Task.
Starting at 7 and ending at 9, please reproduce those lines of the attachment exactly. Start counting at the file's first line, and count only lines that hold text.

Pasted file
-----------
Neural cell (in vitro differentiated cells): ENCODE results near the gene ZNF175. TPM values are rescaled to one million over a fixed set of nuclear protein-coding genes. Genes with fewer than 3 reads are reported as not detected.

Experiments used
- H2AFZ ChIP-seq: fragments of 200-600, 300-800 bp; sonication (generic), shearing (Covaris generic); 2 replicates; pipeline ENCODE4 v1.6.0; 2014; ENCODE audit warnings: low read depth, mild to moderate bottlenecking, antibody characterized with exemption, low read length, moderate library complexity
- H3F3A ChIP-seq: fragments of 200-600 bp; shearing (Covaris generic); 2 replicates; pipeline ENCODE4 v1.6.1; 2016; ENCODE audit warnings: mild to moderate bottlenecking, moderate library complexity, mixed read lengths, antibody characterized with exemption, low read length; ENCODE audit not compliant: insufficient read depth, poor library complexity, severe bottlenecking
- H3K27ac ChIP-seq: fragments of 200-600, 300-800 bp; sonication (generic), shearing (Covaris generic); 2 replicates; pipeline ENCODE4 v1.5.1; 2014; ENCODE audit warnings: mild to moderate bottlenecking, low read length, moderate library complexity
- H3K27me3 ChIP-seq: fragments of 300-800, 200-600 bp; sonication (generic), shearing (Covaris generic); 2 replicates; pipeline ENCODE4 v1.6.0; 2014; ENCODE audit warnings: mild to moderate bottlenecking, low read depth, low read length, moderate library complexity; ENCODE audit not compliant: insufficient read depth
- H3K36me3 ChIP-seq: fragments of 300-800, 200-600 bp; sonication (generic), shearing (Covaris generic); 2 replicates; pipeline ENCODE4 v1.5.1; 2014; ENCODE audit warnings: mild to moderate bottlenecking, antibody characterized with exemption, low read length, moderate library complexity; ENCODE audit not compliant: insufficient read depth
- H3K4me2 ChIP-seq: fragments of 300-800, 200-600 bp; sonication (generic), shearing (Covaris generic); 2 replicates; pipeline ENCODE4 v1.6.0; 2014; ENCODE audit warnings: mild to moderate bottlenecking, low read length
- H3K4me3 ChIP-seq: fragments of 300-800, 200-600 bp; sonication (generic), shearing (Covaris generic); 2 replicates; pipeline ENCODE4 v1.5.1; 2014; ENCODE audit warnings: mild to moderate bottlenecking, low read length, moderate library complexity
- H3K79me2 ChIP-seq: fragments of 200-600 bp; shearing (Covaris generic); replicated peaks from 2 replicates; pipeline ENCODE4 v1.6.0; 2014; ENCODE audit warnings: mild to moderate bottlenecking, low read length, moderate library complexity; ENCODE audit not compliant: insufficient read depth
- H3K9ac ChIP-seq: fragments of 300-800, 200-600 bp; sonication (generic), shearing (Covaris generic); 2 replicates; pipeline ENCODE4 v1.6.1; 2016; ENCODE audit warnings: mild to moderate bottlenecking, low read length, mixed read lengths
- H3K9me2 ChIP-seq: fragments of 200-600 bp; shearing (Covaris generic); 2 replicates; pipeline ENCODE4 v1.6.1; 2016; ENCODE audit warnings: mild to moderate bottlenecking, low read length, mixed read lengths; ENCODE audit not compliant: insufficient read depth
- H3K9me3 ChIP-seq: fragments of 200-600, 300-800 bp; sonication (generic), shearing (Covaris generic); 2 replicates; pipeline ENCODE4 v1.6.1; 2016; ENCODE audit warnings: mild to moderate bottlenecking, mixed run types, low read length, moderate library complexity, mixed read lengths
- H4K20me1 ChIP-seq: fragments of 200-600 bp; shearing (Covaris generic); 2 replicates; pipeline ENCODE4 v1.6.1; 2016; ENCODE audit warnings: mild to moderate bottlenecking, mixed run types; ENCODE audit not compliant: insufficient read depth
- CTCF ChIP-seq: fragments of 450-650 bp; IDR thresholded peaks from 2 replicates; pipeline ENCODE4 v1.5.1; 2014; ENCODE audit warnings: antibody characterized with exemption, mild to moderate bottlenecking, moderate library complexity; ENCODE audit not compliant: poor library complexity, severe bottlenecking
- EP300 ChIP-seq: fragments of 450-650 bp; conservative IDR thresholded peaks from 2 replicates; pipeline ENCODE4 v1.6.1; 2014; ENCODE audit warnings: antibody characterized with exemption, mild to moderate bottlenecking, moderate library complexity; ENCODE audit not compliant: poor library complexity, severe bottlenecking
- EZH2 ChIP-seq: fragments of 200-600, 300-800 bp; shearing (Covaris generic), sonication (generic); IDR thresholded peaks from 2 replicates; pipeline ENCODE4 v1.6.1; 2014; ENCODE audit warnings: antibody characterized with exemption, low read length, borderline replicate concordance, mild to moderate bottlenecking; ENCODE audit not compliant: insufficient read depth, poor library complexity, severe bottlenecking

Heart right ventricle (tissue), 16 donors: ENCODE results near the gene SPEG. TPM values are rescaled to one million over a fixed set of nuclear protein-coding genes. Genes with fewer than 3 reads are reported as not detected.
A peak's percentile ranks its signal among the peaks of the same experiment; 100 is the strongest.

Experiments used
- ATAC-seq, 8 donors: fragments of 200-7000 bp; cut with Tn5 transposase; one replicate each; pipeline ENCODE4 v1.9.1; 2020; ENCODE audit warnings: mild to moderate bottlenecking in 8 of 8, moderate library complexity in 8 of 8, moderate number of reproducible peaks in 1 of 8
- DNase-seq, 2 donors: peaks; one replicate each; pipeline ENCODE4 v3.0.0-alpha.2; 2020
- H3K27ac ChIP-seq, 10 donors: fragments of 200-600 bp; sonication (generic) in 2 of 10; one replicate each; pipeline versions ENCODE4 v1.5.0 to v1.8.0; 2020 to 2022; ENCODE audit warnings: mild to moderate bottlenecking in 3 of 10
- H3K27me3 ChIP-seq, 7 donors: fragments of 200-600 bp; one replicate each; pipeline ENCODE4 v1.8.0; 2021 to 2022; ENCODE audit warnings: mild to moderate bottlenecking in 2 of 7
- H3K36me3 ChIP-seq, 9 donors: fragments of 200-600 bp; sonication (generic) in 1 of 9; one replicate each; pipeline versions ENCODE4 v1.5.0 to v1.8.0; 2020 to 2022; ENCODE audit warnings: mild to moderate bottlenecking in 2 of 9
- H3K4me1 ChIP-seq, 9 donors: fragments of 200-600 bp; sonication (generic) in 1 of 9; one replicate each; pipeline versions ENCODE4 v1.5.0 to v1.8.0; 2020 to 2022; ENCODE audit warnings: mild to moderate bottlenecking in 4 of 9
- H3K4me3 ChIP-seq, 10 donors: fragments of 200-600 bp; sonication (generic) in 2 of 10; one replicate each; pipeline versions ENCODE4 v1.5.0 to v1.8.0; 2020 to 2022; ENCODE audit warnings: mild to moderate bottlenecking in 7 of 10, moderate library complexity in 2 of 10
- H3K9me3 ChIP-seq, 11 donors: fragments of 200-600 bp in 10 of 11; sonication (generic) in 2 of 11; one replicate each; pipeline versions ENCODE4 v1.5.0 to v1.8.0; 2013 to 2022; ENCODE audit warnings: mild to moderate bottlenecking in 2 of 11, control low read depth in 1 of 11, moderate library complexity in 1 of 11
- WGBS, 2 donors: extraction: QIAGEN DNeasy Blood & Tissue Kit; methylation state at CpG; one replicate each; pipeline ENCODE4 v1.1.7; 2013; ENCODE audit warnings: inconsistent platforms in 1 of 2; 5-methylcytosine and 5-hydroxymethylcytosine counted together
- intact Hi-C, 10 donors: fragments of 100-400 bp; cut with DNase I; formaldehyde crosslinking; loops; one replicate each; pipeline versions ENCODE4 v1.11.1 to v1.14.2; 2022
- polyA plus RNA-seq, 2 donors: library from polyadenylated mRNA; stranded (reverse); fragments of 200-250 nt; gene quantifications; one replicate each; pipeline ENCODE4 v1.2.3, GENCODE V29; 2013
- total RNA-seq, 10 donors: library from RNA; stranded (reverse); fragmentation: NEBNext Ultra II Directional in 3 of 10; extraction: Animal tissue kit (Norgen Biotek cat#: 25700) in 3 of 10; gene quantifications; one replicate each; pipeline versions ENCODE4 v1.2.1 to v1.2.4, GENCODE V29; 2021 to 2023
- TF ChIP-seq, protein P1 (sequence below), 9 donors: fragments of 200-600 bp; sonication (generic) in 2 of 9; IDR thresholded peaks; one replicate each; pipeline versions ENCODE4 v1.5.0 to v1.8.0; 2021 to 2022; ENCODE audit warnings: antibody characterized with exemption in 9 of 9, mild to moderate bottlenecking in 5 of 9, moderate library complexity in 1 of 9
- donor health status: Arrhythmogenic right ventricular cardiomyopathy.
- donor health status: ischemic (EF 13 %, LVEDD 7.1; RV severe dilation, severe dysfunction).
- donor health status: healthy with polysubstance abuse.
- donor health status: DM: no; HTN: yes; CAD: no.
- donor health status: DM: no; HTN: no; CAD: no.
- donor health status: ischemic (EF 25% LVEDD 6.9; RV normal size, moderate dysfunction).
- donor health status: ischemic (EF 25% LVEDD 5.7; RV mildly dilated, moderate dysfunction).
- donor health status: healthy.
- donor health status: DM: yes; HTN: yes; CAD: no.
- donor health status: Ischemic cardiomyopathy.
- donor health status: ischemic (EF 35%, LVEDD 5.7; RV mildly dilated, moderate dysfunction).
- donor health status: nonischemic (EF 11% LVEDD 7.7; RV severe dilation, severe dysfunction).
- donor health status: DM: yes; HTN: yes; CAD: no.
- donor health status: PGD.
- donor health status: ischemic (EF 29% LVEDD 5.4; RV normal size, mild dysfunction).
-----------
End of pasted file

- H3K36me3 ChIP-seq: fragments of 300-800, 200-600 bp; sonication (generic), shearing (Covaris generic); 2 replicates; pipeline ENCODE4 v1.5.1; 2014; ENCODE audit warnings: mild to moderate bottlenecking, antibody characterized with exemption, low read length, moderate library complexity; ENCODE audit not compliant: insufficient read depth
- H3K4me2 ChIP-seq: fragments of 300-800, 200-600 bp; sonication (generic), shearing (Covaris generic); 2 replicates; pipeline ENCODE4 v1.6.0; 2014; ENCODE audit warnings: mild to moderate bottlenecking, low read length
- H3K4me3 ChIP-seq: fragments of 300-800, 200-600 bp; sonication (generic), shearing (Covaris generic); 2 replicates; pipeline ENCODE4 v1.5.1; 2014; ENCODE audit warnings: mild to moderate bottlenecking, low read length, moderate library complexity